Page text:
It is vital to remember that everyone's body is unique. Based on a lot of factors including but not limited to nutrition, health history, stress levels, and age some people will see the scale move at a more rapid rate and others at a slower rate. Ultimately, as long as the trend is correct and the body fat percentage is coming down, you're on the right track. You won't necessarily see that on a scale, even right away when beginning a strength training program. Whether you find it takes three months or a year to hit a healthy body composition, the most important thing is consistency in the right direction. However, if you're frustrated with those numbers on the scale, here are some reasons you may not see the scale budging.
1. You're not eating enough.
Your body's metabolism will slow down if you don't eat enough or often enough. Forgetting to eat before or after a workout and skipping meals is actually jeopardizing your efforts. An engine won't run without proper fuel and the same is true for your body. Consider food to be your fuel, not a treat for good behavior or something unnecessary that can be deprioritized.
2. You need more water.
Be sure to stay hydrated to help your body carry out metabolic processes - from flushing your system and settling cravings. Surprisingly, the majority of the time when you’re hungry, you’re actually thirsty (unless you're not eating enough ;) )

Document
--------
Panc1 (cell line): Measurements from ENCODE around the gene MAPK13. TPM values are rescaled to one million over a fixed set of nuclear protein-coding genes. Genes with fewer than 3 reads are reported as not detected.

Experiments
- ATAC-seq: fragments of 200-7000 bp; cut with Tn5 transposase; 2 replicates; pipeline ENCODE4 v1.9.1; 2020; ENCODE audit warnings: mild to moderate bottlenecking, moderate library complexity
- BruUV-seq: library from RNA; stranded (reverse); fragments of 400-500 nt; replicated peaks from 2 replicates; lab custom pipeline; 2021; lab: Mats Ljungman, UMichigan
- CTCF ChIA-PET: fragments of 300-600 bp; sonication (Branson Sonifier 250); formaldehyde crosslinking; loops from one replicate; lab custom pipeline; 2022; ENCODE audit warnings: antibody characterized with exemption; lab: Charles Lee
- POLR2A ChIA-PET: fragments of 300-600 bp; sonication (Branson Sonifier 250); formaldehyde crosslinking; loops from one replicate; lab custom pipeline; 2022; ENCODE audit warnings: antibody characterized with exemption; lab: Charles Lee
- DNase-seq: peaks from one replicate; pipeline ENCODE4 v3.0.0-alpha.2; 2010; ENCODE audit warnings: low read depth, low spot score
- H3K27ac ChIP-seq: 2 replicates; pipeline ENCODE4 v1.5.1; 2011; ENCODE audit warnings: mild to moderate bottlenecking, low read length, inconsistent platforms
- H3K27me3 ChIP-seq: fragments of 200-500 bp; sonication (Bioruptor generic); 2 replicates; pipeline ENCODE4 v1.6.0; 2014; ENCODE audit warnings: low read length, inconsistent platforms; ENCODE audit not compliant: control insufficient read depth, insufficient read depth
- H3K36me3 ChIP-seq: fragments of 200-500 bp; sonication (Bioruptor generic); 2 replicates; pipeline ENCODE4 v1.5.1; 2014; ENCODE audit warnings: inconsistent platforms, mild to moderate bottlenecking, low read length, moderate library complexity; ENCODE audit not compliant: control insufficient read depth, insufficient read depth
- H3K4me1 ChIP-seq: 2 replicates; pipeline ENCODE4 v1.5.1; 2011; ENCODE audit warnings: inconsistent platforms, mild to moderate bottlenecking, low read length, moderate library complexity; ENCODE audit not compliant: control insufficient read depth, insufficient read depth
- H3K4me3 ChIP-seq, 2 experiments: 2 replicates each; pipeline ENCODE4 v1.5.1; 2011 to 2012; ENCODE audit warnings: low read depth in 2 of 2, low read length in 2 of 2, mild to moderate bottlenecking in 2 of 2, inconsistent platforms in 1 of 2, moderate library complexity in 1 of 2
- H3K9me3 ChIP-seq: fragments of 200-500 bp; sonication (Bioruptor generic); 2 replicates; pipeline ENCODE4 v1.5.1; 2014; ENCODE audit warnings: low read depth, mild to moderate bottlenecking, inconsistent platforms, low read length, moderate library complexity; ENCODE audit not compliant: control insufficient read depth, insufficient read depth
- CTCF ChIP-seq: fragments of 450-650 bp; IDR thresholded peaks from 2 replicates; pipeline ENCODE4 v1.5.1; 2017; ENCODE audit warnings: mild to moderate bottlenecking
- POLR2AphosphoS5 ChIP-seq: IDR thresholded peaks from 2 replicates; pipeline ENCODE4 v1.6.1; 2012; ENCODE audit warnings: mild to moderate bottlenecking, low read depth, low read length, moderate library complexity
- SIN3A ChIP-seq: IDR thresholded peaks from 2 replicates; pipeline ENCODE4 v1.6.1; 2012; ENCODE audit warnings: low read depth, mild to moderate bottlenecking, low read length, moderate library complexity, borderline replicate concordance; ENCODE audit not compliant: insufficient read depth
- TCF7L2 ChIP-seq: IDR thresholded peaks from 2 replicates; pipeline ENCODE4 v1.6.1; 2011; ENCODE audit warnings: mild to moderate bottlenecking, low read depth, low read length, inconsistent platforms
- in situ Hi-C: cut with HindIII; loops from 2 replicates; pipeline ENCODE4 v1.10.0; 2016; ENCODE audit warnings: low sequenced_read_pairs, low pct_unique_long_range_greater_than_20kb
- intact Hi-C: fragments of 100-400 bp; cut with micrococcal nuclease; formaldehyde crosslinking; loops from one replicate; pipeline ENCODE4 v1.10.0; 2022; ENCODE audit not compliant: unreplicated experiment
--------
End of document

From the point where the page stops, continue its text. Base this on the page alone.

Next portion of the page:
3. You need more of a challenge.
If you find yourself joking about a particular activity being your 'exercise for the day', it likely didn't qualify as exercise. Participating in a strength training program (either in a group or on your own) is not optional if you are want to make actual changes in your body composition. It will require doing things that are 'difficult' at first but will become easier as you practice. It will require variation and high intensity. We recommend getting a coach so those two elements can be accomplished safely. It will likely require sweating. All in all, if you find yourself watching television or reading a book when you're working out, you're not exercising effectively and you should have zero expectation of seeing a change.
4. The scale is dumb.
Too much emphasis has been placed on whatever the common phrase 'weight loss' means. People can do some ridiculously unhealthy things just to change the scale all while sacrificing their health. Choosing a radical diet that reduces calories too much so your body doesn't receive proper nutrition and completely eliminating entire categories of food and not receiving adequate vitamins and minerals won't help you. What you want to do is decrease your body fat percentage. A pound of muscle and a pound of fat weigh the same but have different implications on your joints and cardiovascular system. Increasing your lean muscle may not change the scale but your clothes will fit better, you will have an easier time getting in and out of your vehicle, you will likely sleep better and manage stress easier, and you will come to value all of that over whatever number is blinking at you.
Keep your emphasis on healthy habits—eating properly and consistently participating in a strength training program is what we've found the majority of people need to set the trajectory toward a healthy, ideal body composition (no matter what the scale says.)
Instead pay attention to these four things:
1. Your endurance and energy
2. Your 'fullness' after a meal
3. Your sleep quality
4. Your clothes
When you see positive changes in these four areas, count them as wins! Celebrate like you would if you 'lost a few pounds' because in reality, you are making bigger and better strides toward your health than whatever the scale might be saying you're doing (or not doing).